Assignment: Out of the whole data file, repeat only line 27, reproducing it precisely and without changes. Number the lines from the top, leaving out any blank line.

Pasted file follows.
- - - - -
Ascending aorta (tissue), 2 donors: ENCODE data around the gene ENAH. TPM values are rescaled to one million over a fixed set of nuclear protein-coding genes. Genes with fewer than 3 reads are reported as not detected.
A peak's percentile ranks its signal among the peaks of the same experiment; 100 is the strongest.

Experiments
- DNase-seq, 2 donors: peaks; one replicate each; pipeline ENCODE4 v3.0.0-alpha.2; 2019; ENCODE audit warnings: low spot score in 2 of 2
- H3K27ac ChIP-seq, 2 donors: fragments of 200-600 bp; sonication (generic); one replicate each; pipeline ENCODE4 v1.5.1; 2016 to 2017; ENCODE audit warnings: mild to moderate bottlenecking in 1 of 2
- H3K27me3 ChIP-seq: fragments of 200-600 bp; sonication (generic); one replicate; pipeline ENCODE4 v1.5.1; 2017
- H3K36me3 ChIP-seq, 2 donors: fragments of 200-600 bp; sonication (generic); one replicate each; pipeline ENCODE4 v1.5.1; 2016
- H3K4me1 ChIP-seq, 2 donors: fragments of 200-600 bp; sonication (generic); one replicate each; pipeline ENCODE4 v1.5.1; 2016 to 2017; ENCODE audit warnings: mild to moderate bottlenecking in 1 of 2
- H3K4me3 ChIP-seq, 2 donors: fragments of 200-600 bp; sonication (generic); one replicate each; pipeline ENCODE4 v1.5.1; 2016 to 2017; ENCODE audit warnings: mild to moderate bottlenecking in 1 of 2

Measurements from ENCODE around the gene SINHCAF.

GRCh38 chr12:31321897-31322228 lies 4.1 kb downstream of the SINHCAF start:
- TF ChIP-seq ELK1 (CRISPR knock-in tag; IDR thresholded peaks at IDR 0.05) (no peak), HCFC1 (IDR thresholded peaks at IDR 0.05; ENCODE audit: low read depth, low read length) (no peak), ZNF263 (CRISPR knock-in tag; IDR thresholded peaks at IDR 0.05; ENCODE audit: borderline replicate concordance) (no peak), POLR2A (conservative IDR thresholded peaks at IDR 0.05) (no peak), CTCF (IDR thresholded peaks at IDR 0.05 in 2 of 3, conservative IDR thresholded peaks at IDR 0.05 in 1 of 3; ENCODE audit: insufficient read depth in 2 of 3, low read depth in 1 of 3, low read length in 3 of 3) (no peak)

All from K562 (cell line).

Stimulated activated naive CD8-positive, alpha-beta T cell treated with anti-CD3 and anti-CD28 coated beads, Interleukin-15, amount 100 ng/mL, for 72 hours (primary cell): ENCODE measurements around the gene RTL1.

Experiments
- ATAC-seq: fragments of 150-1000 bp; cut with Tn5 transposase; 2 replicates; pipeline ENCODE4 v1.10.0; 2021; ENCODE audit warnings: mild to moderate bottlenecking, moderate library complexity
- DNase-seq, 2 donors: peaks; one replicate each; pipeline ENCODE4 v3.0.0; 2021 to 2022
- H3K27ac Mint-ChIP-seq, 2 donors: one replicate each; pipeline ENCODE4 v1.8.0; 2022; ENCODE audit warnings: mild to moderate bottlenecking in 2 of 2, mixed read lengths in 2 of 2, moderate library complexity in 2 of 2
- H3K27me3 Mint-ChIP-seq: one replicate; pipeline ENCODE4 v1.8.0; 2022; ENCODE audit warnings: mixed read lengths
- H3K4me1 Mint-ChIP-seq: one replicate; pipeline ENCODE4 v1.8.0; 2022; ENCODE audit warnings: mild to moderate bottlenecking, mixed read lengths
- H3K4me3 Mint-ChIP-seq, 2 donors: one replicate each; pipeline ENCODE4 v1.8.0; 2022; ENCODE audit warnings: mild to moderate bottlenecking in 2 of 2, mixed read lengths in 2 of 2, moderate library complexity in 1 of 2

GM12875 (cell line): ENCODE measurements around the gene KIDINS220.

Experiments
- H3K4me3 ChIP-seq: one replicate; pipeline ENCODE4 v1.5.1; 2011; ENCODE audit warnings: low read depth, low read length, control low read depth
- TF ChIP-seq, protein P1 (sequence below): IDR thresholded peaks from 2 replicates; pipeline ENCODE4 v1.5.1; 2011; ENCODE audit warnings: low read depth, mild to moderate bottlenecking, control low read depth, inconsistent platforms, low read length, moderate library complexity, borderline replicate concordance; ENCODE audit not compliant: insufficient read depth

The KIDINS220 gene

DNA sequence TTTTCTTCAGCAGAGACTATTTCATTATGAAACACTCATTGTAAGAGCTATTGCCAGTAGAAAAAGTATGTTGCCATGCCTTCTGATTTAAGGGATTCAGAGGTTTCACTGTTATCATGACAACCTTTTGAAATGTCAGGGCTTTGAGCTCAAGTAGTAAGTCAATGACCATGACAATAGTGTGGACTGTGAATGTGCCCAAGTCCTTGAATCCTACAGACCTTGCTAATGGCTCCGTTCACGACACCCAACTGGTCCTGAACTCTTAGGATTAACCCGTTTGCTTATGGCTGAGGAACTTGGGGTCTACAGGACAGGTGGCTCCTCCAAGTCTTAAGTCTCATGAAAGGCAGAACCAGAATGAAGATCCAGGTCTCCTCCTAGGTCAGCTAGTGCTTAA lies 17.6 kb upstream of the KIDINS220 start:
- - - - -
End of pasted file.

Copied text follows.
DNA sequence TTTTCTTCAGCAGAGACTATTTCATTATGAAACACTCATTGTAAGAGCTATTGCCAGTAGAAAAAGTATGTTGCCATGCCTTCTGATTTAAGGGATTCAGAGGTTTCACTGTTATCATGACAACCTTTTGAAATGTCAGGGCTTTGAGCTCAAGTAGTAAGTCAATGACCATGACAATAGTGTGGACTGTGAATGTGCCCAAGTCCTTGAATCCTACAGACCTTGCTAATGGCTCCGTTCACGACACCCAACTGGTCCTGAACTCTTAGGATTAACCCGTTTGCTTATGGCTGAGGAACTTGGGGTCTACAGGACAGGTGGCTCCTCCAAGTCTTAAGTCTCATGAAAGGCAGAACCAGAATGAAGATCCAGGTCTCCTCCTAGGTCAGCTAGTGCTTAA lies 17.6 kb upstream of the KIDINS220 start: